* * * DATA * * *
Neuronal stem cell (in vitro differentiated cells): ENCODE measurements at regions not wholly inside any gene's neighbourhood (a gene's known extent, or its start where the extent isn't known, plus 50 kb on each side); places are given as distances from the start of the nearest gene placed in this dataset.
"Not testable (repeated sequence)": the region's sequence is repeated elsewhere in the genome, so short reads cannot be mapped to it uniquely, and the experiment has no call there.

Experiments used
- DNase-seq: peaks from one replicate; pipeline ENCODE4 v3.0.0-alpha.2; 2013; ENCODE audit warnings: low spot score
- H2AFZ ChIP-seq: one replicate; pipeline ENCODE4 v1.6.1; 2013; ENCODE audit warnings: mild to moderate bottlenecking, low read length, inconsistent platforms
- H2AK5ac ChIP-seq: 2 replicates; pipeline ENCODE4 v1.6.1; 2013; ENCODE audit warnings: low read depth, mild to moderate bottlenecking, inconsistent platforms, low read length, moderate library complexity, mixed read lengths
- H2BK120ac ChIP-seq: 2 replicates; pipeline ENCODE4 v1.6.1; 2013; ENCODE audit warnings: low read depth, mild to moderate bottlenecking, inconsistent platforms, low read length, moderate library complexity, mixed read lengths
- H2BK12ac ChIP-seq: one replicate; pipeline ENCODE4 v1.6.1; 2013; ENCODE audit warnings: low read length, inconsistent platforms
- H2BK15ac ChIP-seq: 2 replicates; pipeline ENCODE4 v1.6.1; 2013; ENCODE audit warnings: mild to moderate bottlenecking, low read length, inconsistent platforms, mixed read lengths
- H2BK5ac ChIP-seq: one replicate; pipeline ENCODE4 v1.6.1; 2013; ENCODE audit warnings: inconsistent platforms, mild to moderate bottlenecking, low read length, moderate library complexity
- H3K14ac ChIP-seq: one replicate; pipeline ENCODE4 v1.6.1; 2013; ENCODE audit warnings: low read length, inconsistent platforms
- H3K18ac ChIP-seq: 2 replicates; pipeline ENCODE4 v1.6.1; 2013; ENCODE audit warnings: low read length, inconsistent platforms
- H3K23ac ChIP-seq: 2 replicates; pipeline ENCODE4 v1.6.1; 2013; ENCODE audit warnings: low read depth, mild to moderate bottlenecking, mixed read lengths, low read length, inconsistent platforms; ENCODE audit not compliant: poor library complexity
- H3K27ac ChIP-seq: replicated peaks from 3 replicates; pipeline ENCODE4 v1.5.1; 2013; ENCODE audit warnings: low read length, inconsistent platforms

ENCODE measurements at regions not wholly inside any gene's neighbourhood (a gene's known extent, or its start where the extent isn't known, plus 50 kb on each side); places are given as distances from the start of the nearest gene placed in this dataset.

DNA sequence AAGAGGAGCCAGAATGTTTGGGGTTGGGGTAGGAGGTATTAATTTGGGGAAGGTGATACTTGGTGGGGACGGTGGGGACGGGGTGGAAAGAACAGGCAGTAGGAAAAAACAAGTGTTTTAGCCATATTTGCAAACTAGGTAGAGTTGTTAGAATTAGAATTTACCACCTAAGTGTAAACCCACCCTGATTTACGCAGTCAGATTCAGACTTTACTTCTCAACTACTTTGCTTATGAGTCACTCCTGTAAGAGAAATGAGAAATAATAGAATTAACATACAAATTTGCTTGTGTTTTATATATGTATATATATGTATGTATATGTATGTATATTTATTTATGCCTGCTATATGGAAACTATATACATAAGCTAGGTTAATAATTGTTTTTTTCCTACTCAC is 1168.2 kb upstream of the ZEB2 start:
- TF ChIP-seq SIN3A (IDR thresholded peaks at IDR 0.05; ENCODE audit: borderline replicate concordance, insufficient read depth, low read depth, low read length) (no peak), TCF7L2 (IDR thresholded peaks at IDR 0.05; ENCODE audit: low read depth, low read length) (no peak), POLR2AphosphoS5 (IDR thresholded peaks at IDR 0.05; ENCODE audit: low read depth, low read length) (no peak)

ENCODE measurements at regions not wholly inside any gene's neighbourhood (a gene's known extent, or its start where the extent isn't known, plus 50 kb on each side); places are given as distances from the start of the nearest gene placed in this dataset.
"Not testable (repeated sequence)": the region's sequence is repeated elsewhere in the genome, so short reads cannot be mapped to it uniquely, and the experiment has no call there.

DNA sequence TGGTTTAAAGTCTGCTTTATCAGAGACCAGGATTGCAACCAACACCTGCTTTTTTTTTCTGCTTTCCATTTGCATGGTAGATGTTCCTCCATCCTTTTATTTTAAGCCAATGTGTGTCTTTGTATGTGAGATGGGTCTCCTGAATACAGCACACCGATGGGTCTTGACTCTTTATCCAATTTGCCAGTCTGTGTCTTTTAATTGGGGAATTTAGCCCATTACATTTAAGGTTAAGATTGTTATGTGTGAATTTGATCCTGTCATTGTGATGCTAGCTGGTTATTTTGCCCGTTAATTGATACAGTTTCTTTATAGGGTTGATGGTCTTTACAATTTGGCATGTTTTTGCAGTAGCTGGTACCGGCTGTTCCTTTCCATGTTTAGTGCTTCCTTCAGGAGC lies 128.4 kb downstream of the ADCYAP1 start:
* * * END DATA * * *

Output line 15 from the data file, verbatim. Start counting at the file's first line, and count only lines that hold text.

ENCODE measurements at regions not wholly inside any gene's neighbourhood (a gene's known extent, or its start where the extent isn't known, plus 50 kb on each side); places are given as distances from the start of the nearest gene placed in this dataset.